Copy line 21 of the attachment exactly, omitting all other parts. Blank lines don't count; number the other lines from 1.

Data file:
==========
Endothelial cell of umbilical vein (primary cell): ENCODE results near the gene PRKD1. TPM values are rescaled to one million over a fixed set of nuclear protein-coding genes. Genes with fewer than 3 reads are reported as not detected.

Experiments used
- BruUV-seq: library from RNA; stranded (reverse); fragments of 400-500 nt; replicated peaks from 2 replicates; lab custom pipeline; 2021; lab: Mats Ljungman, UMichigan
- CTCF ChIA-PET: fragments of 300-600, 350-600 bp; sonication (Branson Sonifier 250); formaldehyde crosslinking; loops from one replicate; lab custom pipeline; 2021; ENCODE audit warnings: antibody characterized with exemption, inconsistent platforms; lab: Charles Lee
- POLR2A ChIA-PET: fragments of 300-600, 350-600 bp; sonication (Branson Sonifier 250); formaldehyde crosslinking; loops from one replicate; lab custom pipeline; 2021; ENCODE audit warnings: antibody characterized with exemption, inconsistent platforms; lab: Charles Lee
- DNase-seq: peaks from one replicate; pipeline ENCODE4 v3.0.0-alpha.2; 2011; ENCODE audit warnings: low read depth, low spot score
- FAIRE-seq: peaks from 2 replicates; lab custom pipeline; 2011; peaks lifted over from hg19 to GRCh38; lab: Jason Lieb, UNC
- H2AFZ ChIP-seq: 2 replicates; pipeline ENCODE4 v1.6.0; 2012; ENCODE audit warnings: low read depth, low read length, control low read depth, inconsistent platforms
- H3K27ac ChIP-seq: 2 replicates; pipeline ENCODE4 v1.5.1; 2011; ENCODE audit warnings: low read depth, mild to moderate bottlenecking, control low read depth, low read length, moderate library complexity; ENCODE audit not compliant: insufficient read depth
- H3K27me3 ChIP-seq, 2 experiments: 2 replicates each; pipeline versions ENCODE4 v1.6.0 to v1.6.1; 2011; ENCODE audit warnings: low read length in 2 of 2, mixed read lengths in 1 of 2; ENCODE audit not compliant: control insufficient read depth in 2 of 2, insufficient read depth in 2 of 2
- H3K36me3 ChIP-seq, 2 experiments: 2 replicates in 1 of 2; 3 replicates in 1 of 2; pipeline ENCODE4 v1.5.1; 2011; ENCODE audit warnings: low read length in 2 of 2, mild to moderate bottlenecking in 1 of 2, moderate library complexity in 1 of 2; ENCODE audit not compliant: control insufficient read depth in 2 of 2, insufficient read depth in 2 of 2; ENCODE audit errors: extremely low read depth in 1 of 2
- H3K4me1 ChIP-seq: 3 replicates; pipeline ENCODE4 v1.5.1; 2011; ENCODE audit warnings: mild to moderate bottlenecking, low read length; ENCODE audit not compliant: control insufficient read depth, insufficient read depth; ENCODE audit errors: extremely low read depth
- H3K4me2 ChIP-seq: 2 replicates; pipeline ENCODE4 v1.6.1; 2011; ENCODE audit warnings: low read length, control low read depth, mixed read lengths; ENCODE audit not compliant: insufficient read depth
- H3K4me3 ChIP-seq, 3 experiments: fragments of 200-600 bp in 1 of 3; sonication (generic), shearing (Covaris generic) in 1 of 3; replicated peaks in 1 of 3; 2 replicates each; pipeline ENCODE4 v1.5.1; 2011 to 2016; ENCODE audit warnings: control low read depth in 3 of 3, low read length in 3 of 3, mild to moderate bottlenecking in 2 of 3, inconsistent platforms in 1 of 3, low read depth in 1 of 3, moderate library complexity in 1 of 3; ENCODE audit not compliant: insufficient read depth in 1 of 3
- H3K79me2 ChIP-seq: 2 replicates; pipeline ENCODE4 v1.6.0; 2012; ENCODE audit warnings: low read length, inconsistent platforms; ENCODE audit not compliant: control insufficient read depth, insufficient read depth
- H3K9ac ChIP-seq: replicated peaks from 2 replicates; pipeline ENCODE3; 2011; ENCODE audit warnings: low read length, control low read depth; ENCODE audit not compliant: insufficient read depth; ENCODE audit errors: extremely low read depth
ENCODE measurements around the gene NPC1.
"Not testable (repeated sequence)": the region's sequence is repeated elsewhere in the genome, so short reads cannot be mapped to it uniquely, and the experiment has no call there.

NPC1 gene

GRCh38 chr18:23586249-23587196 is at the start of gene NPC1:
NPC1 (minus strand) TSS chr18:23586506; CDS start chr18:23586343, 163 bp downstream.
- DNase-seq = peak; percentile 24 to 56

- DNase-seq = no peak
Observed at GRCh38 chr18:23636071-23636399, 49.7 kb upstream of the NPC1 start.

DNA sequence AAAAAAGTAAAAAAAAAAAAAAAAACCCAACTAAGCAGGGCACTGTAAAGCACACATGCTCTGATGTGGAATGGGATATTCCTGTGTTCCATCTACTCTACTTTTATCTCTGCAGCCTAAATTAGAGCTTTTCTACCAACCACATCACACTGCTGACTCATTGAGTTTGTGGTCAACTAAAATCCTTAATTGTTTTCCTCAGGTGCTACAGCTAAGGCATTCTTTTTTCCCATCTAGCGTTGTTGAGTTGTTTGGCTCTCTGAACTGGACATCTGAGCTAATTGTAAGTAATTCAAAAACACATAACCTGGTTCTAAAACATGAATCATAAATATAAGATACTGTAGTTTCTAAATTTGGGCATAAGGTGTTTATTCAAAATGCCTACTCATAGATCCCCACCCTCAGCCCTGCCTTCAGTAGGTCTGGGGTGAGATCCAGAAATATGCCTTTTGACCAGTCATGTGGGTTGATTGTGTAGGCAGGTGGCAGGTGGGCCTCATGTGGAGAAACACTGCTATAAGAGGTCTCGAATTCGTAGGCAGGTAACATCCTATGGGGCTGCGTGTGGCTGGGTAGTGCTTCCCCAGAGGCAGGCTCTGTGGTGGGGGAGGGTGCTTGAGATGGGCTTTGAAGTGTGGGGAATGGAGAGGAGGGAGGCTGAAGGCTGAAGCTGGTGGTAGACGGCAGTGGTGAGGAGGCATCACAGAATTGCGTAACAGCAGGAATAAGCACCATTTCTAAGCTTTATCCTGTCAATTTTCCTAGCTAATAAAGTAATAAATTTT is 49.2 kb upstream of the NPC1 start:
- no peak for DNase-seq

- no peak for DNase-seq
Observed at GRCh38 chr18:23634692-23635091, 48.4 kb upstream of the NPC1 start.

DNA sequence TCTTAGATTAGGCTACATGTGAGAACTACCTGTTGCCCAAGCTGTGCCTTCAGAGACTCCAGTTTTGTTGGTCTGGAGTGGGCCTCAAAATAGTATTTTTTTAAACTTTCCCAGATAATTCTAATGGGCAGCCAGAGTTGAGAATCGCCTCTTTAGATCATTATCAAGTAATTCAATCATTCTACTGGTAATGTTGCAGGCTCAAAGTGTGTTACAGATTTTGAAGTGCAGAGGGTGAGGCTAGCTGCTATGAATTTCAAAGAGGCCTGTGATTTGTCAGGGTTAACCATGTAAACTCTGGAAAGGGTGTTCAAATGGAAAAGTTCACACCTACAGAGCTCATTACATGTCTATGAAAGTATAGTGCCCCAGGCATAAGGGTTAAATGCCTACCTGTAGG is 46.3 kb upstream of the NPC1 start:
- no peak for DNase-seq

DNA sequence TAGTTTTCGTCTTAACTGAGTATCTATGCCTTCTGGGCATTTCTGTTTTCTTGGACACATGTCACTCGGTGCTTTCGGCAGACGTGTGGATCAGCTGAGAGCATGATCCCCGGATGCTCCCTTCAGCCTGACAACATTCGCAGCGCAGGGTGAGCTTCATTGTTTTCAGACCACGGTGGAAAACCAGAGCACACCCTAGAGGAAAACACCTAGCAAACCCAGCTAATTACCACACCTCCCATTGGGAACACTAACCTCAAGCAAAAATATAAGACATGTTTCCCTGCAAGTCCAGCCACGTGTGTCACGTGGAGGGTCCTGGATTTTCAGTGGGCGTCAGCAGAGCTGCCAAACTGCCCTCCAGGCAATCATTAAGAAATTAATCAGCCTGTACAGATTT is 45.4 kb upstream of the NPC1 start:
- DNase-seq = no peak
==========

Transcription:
NPC1 (minus strand) TSS chr18:23586506; CDS start chr18:23586343, 163 bp downstream.